Take the 2-minute tour ×
Stack Overflow is a question and answer site for professional and enthusiast programmers. It's 100% free, no registration required.

I'm unfamiliar with MySQL, and I don't know where to begin with solving this query issue.

SELECT * 
FROM `rmedspa`.`clients` c  
inner join `rmedspa`.`tickets` t on c.clientid = t.clientid  
where c.fldclass is not null     
AND t.ticketID > 0

This query returns just fine in MySQL Workbench, in 30 seconds, and the IDE is limiting the query results to 1000 records. The database is not on my own machine, but on a server that is in a different location (in other words, it's going out to the internet and it's slow). If I add an order by at the end, the query never returns.

SELECT * 
FROM `rmedspa`.`clients` c  
inner join `rmedspa`.`tickets` t on c.clientid = t.clientid  
where c.fldclass is not null     
AND t.ticketID > 0
ORDER BY t.ticketid 

There are "many" tickets for 1 client. t.ticketid is an int. clientid is an int, too.

I don't know where to begin to find out why the ORDER BY is causing this query to never return. It doesn't fail, it just doesn't return.

share|improve this question
    
Run SHOW PROCESSLIST in another window and you'll see what the query is doing. It's probably sorting very, very slowly because the result set doesn't fit in available memory so it's paging on and off disk. –  Dan Grossman Jul 27 '11 at 2:04
    
The answer to this question will depend on a lot of factors. The most important is the actual size of the resultset. If it's millions of rows, you could be overflowing the server's sorting capabilities. What do you get if you substitute count(*) instead of * in the select clause? –  Jim Garrison Jul 27 '11 at 2:06
    
Where do I run this? I ask because I tried to make a new query in MySQL Workbench (can you tell I'm a SQL Server guy with my terminology) and I can't actually execute SHOW PROCESSLIST. –  Matt Dawdy Jul 27 '11 at 2:06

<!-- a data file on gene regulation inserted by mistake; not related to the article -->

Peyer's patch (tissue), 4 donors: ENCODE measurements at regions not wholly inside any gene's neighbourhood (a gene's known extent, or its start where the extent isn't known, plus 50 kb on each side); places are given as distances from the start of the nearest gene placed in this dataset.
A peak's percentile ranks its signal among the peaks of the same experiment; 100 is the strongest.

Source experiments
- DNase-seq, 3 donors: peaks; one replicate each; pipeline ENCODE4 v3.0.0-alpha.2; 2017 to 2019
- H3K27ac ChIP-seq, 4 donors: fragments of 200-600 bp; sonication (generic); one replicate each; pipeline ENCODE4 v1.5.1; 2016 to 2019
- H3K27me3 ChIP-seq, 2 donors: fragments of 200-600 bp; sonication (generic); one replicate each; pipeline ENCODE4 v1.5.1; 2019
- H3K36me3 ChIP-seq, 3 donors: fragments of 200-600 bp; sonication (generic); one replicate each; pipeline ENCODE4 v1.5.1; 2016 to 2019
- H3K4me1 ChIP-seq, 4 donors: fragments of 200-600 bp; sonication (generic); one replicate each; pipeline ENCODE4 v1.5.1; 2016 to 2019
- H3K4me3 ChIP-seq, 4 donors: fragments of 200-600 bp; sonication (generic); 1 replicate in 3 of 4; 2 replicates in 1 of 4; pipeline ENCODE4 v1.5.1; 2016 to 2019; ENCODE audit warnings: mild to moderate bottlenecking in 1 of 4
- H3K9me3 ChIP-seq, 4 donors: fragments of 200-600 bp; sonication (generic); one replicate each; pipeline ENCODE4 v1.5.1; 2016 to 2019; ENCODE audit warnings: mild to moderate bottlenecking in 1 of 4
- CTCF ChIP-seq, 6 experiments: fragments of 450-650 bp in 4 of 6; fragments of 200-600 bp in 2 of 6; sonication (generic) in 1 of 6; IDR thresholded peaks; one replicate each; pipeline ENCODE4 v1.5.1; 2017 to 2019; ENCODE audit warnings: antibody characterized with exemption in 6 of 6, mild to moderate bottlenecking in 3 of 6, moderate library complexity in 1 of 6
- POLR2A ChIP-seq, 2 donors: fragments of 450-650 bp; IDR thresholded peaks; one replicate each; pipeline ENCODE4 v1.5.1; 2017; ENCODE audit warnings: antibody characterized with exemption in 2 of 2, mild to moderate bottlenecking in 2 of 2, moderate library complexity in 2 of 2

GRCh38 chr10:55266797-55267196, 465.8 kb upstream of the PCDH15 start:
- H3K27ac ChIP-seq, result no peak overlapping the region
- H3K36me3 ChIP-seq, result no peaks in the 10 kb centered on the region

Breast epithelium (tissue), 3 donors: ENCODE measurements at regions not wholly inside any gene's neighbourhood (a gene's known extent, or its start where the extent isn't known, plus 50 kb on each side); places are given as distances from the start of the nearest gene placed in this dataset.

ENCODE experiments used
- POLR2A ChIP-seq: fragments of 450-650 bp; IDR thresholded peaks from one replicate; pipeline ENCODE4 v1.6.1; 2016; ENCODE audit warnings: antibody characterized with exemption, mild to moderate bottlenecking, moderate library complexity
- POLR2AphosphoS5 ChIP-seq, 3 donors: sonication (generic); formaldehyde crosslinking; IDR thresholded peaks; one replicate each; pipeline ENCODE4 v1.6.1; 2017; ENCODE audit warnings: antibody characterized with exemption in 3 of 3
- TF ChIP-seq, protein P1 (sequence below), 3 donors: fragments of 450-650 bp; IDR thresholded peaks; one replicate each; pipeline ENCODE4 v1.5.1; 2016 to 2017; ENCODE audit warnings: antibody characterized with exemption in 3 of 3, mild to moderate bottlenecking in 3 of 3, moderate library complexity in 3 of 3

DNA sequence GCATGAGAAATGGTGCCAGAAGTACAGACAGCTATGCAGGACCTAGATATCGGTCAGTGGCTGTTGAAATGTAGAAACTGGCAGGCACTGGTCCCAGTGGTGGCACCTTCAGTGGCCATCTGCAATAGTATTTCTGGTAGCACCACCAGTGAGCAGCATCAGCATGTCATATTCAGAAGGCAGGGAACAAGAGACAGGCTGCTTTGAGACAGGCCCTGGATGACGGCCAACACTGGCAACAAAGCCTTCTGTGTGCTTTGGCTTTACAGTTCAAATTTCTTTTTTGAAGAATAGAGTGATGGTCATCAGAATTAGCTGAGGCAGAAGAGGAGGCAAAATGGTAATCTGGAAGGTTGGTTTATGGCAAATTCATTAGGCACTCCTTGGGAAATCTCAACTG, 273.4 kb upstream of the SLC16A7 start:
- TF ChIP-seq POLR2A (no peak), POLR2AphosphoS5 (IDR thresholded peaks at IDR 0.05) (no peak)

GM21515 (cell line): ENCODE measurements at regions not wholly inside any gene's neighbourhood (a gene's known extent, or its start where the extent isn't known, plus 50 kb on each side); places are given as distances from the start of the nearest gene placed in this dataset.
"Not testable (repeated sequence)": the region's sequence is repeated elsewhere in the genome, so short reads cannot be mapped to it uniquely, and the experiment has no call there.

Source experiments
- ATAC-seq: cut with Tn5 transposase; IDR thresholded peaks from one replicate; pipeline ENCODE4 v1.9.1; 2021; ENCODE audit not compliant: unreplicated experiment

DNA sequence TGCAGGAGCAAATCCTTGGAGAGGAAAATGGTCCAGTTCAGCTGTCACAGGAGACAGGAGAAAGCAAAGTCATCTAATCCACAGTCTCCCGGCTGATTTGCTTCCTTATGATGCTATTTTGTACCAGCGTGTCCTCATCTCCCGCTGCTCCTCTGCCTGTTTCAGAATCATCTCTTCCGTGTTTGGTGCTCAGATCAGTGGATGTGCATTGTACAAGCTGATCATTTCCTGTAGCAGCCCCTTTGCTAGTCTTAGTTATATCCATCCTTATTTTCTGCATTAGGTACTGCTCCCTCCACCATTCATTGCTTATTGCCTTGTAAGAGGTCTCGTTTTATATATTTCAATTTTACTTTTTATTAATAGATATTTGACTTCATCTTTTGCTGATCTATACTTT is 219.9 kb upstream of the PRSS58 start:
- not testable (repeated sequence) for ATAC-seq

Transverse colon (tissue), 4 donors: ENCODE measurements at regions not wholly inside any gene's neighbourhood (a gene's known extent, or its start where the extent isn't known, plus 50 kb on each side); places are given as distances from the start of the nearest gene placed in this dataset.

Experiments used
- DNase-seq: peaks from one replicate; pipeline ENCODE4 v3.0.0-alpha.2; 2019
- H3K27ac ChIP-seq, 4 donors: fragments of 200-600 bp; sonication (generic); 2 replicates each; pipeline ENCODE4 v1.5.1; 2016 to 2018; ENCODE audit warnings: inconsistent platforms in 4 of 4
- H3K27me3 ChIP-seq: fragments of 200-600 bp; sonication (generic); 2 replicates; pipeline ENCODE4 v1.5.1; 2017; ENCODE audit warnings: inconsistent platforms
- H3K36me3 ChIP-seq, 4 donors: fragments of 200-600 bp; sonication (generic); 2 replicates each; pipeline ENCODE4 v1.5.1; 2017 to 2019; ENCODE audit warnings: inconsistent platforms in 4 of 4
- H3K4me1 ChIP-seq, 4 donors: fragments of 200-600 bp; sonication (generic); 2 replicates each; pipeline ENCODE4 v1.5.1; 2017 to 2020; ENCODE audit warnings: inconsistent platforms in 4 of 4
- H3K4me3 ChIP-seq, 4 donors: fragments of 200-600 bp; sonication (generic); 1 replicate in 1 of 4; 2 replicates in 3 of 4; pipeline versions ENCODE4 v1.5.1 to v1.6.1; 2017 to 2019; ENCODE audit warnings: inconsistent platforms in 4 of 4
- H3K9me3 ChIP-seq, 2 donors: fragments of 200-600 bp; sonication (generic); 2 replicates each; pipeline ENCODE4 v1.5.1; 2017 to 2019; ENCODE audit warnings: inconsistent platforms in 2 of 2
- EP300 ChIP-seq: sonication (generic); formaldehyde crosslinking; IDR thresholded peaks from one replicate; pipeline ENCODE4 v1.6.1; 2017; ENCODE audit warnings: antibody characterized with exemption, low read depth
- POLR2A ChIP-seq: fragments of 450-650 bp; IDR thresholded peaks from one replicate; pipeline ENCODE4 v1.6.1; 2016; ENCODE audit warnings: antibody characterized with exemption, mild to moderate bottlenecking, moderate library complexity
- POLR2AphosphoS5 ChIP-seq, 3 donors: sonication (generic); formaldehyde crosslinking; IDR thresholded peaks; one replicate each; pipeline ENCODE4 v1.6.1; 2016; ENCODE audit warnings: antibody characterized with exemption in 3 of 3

Count(*) doesn't return, either. There are only 129k records in the tickets table, and 3000 in the clients table. Ugh. I don't have the ability to alter this database at all, I'm just trying to pull tickets from it -- I want to pull all 129k right now, and every night only the new ones. Which is why I need ORDER BY because I can't pull all the records at once, I need to pull 100 at a time as I work through them. –  Matt Dawdy Jul 27 '11 at 2:13
1  
How long are the clients and tickets rows? Do any contain large LOBs? You will get 129k rows back, each of which contains the concatenation of both rows. Note also that ORDER BY is not how you would partition the data. To partition efficiently you need to use an indexed column, such as clientid, and a filtering clause such as where clientid between x and y. –  Jim Garrison Jul 27 '11 at 2:23

1 Answer 1

up vote 1 down vote accepted

This Post is a short review of previous comments plus some hints on SQL-Query for you.

Query building

  • Whenever the column names of a join condition match, you can rewrite the join statement as follows: INNER JOIN {database}.{table} t USING({joinColumn})
  • Check your indexes - in your case: Are the columns of the join condition and the where statement indexed?

mySQL result

  • The ORDER BY statement often requires a reordering of the result set in memory. If you expected large results (many rows) and/or large rows (many columns) but see no result the mySQL Server is not properly configured for that case - How MySQL Uses Memory, Optimizing Queries with EXPLAIN
share|improve this answer

Your Answer

 
discard

By posting your answer, you agree to the privacy policy and terms of service.

Not the answer you're looking for? Browse other questions tagged or ask your own question.